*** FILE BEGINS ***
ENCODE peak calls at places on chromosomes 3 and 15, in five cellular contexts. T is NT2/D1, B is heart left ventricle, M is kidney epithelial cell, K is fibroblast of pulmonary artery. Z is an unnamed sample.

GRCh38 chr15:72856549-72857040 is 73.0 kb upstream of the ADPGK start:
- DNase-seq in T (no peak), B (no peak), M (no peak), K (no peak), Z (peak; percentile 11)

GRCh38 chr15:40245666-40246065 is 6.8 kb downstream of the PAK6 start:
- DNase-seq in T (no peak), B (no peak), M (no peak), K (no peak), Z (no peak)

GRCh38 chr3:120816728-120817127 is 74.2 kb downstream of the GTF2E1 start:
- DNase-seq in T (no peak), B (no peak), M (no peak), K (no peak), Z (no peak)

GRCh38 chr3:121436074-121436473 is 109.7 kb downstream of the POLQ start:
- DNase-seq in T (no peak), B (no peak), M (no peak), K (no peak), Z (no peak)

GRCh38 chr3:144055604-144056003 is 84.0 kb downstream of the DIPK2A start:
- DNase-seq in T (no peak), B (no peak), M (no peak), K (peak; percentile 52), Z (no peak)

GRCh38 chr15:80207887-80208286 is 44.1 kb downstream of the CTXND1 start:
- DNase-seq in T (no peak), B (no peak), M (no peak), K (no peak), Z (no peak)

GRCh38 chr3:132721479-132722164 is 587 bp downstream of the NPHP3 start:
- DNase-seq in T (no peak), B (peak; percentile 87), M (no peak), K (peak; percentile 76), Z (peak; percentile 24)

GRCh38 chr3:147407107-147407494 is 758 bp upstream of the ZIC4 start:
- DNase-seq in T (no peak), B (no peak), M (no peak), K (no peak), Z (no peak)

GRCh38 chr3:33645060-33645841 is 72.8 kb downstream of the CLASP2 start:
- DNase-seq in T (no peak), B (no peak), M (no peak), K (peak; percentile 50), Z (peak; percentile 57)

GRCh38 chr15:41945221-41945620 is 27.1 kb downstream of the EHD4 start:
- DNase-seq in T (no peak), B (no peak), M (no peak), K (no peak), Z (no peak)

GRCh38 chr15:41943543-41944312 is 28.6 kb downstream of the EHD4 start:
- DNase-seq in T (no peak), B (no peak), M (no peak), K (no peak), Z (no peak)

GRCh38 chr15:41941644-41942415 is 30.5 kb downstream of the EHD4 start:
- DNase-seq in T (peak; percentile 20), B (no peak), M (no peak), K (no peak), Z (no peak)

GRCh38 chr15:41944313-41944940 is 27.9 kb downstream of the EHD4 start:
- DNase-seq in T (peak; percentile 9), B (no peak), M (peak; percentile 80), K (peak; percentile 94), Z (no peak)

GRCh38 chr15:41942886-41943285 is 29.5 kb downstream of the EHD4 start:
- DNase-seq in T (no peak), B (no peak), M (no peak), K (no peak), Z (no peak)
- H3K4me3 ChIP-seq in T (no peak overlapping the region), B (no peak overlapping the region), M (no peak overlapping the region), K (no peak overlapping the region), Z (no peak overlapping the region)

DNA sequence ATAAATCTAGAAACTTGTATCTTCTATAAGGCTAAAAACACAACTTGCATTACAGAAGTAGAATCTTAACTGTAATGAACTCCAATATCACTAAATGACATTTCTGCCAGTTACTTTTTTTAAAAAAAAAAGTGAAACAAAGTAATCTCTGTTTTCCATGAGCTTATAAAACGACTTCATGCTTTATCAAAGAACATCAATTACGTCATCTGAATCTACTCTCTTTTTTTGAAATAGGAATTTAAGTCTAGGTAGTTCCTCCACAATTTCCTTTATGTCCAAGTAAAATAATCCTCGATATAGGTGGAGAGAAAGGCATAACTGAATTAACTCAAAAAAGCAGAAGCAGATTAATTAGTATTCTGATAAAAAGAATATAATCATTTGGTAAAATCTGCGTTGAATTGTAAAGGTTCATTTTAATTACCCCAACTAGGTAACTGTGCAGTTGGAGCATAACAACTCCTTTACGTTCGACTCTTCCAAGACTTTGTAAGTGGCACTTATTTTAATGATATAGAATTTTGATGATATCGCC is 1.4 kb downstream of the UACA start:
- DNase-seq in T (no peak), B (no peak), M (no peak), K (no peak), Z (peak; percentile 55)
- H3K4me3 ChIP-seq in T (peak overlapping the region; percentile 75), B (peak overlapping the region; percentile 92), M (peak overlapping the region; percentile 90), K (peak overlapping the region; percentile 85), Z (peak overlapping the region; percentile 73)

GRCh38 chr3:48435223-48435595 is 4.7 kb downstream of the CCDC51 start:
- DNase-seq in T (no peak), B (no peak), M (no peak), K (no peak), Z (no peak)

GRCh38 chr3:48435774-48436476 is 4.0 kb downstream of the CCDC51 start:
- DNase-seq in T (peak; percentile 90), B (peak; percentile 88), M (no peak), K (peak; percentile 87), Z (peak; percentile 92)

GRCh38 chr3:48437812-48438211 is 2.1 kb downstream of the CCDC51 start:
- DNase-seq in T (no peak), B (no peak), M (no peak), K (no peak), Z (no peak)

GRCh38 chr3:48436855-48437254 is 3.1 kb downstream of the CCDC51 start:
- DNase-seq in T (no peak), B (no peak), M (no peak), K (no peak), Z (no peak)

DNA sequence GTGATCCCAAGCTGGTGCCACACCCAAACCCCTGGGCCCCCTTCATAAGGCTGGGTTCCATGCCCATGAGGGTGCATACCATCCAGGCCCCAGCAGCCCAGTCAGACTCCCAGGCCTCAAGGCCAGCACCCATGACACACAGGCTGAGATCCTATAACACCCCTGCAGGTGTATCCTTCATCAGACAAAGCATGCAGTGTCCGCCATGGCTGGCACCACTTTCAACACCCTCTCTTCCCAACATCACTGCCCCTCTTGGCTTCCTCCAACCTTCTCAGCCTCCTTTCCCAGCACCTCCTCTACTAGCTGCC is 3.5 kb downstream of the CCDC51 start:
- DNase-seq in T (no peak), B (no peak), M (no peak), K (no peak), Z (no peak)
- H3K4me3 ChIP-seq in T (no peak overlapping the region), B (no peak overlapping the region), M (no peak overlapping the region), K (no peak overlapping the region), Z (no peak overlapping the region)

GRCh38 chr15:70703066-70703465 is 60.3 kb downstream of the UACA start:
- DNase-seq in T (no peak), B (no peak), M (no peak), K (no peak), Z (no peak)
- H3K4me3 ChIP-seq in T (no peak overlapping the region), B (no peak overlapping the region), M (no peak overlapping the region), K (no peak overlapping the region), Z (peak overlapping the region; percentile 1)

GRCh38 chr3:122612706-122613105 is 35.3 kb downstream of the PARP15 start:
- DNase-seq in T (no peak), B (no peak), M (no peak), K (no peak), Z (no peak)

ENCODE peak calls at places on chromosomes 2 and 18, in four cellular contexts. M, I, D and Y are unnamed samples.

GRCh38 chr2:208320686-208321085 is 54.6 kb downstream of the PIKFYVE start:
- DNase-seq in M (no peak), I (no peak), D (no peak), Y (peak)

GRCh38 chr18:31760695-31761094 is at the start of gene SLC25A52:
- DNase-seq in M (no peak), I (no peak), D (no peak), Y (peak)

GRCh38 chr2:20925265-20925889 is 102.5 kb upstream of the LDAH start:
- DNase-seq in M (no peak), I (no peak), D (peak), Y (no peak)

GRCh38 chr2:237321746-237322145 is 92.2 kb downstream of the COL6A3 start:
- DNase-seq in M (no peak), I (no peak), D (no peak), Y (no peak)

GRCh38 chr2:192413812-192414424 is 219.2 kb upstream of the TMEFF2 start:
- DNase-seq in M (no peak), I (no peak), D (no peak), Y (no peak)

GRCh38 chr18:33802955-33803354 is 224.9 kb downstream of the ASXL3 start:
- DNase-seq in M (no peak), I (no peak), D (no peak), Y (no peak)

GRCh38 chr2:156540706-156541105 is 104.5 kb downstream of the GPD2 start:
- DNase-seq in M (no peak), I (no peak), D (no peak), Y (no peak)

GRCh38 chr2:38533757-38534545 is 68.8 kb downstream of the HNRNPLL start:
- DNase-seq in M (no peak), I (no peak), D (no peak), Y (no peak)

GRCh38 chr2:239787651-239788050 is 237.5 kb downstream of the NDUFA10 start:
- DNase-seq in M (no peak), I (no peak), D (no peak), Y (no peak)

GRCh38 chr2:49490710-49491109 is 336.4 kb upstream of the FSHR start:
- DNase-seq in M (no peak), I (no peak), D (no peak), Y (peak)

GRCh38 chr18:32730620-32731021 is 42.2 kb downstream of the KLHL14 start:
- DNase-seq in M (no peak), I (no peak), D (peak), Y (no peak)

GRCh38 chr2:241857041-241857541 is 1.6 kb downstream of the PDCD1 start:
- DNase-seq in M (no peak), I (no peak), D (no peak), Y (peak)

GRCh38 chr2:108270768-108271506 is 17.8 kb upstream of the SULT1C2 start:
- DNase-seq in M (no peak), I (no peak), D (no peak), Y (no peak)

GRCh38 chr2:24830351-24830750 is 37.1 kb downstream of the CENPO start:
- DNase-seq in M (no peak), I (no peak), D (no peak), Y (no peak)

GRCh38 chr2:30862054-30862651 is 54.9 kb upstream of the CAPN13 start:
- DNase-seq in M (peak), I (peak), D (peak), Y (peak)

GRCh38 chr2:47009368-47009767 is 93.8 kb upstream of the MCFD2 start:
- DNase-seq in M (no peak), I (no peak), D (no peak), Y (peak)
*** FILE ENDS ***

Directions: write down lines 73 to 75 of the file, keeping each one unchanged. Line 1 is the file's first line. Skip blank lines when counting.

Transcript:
GRCh38 chr2:241857041-241857541 is 1.6 kb downstream of the PDCD1 start:
- DNase-seq in M (no peak), I (no peak), D (no peak), Y (peak)

GRCh38 chr2:108270768-108271506 is 17.8 kb upstream of the SULT1C2 start: